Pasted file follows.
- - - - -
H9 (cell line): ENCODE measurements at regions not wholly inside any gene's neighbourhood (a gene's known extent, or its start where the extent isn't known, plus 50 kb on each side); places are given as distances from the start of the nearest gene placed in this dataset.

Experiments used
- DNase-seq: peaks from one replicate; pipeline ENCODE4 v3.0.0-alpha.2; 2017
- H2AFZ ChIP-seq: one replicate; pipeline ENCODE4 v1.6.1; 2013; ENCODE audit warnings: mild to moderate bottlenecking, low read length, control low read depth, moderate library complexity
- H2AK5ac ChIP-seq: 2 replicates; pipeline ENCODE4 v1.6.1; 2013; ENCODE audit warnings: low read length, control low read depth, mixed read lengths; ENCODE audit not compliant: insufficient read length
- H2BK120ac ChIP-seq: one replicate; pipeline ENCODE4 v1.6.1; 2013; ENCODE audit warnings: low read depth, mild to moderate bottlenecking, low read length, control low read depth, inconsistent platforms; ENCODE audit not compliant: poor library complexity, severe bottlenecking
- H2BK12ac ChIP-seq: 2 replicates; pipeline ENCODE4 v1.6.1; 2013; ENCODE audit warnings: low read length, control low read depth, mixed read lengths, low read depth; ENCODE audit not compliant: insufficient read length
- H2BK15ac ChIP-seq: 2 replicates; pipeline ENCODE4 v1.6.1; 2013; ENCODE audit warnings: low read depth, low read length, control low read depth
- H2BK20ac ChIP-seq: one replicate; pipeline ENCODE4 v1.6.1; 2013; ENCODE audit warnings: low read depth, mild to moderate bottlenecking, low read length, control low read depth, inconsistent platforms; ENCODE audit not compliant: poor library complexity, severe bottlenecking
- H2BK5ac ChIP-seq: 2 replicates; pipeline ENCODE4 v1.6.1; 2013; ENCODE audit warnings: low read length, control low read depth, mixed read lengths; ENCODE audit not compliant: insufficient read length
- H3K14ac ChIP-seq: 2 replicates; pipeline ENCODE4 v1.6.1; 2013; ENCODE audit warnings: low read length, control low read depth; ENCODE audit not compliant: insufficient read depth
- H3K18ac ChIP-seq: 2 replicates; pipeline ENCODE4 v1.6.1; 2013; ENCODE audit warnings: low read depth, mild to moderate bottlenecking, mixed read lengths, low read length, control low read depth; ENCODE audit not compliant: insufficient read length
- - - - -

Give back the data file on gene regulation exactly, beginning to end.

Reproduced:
H9 (cell line): ENCODE measurements at regions not wholly inside any gene's neighbourhood (a gene's known extent, or its start where the extent isn't known, plus 50 kb on each side); places are given as distances from the start of the nearest gene placed in this dataset.

Experiments used
- DNase-seq: peaks from one replicate; pipeline ENCODE4 v3.0.0-alpha.2; 2017
- H2AFZ ChIP-seq: one replicate; pipeline ENCODE4 v1.6.1; 2013; ENCODE audit warnings: mild to moderate bottlenecking, low read length, control low read depth, moderate library complexity
- H2AK5ac ChIP-seq: 2 replicates; pipeline ENCODE4 v1.6.1; 2013; ENCODE audit warnings: low read length, control low read depth, mixed read lengths; ENCODE audit not compliant: insufficient read length
- H2BK120ac ChIP-seq: one replicate; pipeline ENCODE4 v1.6.1; 2013; ENCODE audit warnings: low read depth, mild to moderate bottlenecking, low read length, control low read depth, inconsistent platforms; ENCODE audit not compliant: poor library complexity, severe bottlenecking
- H2BK12ac ChIP-seq: 2 replicates; pipeline ENCODE4 v1.6.1; 2013; ENCODE audit warnings: low read length, control low read depth, mixed read lengths, low read depth; ENCODE audit not compliant: insufficient read length
- H2BK15ac ChIP-seq: 2 replicates; pipeline ENCODE4 v1.6.1; 2013; ENCODE audit warnings: low read depth, low read length, control low read depth
- H2BK20ac ChIP-seq: one replicate; pipeline ENCODE4 v1.6.1; 2013; ENCODE audit warnings: low read depth, mild to moderate bottlenecking, low read length, control low read depth, inconsistent platforms; ENCODE audit not compliant: poor library complexity, severe bottlenecking
- H2BK5ac ChIP-seq: 2 replicates; pipeline ENCODE4 v1.6.1; 2013; ENCODE audit warnings: low read length, control low read depth, mixed read lengths; ENCODE audit not compliant: insufficient read length
- H3K14ac ChIP-seq: 2 replicates; pipeline ENCODE4 v1.6.1; 2013; ENCODE audit warnings: low read length, control low read depth; ENCODE audit not compliant: insufficient read depth
- H3K18ac ChIP-seq: 2 replicates; pipeline ENCODE4 v1.6.1; 2013; ENCODE audit warnings: low read depth, mild to moderate bottlenecking, mixed read lengths, low read length, control low read depth; ENCODE audit not compliant: insufficient read length